Adequate and accurate prognostic knowledge in handling osteomyelitis of the frontal bone is still wanting. The histologic studies of Mosher and others were a step forward. Yet, today's successes in the treatment of this condition are so frequently punctuated by failure that further study seems justifiable. New or unusual etiologic factors which seem to confuse today's picture may be a key to tomorrow's solution of the problem.
At present, the cases reported indicate that the process is an extension of frontal sinusitis to regions where the tissue is not equal, in local and general resistance, to the task of walling off the infection. Pastore and Williams1 presented a case in which the disease progressed from an active frontal sinusitis to an extradural abscess. Extensive frontoethmoidectomy controlled the disease. Adson and Hempstead2 presented cases in which frontal sinusitis was a direct vector. They stated that there are three types of osteomyelitis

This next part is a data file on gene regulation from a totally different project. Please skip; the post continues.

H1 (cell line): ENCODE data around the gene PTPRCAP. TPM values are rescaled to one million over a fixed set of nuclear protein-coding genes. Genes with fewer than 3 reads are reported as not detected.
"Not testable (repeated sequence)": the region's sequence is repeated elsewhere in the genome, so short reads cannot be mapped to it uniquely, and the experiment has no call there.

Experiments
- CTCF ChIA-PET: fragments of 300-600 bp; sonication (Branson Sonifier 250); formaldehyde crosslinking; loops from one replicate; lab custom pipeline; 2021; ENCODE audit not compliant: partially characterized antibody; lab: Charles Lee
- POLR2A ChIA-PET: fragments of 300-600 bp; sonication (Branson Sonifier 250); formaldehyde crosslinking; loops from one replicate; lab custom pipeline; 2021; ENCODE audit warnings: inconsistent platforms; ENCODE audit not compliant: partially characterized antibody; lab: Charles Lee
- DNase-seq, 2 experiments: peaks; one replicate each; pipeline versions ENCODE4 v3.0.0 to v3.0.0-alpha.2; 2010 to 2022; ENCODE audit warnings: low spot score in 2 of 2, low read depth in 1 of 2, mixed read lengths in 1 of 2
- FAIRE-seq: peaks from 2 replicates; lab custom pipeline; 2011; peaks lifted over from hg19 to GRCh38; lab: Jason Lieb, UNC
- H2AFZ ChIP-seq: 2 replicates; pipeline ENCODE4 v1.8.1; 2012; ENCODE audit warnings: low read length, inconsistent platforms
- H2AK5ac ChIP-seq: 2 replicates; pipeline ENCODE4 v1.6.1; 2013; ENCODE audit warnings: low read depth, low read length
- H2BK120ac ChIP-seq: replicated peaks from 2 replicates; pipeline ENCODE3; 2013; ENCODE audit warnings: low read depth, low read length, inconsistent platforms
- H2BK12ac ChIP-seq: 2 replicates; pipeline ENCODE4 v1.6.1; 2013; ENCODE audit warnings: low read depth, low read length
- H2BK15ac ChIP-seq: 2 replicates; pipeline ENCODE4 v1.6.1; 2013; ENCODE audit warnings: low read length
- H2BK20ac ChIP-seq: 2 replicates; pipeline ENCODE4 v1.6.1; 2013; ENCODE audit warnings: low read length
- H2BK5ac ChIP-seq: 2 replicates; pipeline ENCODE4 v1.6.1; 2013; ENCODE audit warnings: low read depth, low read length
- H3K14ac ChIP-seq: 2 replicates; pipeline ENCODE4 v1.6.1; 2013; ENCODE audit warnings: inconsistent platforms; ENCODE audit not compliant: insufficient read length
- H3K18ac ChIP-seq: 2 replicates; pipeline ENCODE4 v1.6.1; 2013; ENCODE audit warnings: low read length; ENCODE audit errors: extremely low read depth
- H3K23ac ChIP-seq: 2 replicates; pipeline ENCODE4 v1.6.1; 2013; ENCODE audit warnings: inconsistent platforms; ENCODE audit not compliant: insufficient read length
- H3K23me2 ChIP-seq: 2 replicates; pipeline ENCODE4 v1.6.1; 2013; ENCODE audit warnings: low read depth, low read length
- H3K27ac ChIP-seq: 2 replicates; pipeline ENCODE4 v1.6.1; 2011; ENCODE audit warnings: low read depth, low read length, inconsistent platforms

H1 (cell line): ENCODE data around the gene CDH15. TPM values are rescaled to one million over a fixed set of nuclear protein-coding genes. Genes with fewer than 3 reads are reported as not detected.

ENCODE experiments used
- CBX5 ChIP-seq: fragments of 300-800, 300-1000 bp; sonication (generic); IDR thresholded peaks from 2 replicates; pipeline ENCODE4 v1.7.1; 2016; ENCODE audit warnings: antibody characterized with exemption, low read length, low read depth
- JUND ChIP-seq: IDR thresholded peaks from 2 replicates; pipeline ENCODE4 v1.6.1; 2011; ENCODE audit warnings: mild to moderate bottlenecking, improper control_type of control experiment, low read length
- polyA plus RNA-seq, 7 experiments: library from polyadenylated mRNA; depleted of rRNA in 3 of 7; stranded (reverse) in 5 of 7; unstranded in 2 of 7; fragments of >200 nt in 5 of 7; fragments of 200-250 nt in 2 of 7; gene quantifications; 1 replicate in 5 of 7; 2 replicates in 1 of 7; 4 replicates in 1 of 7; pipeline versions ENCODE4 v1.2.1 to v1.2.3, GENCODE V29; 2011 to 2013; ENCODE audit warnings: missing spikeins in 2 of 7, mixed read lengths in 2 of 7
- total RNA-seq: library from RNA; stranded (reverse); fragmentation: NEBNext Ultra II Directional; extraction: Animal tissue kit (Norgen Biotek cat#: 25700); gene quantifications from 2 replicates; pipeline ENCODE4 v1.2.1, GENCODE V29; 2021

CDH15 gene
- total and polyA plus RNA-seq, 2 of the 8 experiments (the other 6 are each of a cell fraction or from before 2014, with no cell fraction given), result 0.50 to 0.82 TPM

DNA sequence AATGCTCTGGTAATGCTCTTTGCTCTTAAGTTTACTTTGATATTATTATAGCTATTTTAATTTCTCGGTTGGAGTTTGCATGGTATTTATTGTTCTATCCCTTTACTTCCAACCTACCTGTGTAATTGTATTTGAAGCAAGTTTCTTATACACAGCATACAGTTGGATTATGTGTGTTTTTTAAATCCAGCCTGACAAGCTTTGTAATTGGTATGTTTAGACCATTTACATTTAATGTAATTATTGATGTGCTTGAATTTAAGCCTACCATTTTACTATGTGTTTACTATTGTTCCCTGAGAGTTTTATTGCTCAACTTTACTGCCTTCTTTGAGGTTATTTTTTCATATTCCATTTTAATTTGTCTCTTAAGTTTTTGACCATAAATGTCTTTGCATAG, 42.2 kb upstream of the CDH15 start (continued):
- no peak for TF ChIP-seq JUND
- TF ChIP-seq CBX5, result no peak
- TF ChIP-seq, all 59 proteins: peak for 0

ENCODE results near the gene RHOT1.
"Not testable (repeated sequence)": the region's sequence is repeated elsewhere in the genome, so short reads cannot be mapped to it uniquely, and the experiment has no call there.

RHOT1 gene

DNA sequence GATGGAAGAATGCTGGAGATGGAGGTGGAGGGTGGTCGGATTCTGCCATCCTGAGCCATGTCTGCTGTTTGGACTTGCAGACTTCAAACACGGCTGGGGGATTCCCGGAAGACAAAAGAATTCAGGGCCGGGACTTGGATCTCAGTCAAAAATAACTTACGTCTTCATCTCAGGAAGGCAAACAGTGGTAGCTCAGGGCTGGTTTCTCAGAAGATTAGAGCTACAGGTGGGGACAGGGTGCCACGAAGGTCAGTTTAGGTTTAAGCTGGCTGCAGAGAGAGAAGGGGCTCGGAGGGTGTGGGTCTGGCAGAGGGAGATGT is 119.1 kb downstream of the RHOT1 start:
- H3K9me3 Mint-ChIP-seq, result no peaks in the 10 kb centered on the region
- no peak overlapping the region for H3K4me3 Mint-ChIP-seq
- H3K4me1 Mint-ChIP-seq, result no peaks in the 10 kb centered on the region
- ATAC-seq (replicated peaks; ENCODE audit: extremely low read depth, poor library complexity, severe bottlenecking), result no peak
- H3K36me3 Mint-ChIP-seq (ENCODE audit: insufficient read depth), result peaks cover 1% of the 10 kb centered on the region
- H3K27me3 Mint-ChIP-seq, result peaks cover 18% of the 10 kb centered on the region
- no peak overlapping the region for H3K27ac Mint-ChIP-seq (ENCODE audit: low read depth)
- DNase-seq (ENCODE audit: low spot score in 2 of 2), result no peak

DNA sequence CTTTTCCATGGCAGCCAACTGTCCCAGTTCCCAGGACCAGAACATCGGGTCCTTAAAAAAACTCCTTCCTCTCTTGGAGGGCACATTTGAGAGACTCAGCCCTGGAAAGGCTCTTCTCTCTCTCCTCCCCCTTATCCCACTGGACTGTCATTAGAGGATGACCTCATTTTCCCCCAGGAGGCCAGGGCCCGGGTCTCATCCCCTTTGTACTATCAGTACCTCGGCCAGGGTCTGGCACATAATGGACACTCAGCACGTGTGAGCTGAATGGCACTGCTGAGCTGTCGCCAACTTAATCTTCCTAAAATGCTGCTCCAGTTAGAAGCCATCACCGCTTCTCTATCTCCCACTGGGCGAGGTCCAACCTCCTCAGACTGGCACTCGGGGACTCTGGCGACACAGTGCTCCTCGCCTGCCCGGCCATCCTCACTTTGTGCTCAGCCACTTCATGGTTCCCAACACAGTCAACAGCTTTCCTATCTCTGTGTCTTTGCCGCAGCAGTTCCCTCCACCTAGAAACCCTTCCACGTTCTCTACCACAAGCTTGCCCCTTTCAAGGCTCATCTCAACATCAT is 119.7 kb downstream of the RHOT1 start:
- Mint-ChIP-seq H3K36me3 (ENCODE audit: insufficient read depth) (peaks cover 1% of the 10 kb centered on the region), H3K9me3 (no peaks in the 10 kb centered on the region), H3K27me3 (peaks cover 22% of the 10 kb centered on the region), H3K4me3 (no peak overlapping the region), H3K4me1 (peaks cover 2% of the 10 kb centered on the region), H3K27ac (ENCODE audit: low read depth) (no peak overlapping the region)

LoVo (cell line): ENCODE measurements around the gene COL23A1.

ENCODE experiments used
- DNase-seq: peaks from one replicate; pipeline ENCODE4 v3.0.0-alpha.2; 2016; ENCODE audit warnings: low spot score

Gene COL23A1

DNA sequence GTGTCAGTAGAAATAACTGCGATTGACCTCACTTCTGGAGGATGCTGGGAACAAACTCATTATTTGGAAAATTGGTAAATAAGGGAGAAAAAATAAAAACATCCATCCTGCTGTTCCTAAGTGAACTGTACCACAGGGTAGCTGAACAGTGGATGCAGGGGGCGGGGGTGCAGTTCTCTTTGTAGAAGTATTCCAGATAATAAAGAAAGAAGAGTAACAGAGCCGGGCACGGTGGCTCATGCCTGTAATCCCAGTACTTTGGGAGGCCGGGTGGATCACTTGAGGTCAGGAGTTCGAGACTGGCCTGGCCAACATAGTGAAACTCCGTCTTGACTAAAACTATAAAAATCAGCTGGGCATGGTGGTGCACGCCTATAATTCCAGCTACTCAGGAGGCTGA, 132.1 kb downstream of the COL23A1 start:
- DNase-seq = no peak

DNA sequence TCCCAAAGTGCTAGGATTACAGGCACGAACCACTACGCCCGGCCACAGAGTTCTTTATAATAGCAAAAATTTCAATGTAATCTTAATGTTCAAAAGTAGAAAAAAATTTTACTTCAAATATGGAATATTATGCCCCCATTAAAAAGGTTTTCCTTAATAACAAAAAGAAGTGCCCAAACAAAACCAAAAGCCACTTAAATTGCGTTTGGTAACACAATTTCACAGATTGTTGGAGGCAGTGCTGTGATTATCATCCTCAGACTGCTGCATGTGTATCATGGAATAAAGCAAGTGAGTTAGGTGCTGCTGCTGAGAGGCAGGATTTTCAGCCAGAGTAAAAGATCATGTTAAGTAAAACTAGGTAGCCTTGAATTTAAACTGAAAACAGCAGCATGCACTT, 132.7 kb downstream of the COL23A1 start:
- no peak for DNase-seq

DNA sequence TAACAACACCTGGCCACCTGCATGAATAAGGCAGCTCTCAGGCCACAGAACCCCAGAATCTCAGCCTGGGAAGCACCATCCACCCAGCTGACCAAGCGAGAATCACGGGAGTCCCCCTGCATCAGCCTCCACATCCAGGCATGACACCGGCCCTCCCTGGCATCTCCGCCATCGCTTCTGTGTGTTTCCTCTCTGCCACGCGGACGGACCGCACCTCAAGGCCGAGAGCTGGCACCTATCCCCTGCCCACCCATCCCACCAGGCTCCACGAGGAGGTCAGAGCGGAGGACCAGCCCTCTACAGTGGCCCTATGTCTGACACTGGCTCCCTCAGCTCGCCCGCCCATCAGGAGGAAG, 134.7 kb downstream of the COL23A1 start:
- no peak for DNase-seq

LEWY RB. OSTEOMYELITIS OF THE FRONTAL BONE IN THE ABSENCE OF FRONTAL SINUSES. Arch Otolaryngol. 1941;33(3):425–429. doi:10.1001/archotol.1941.00660030429009
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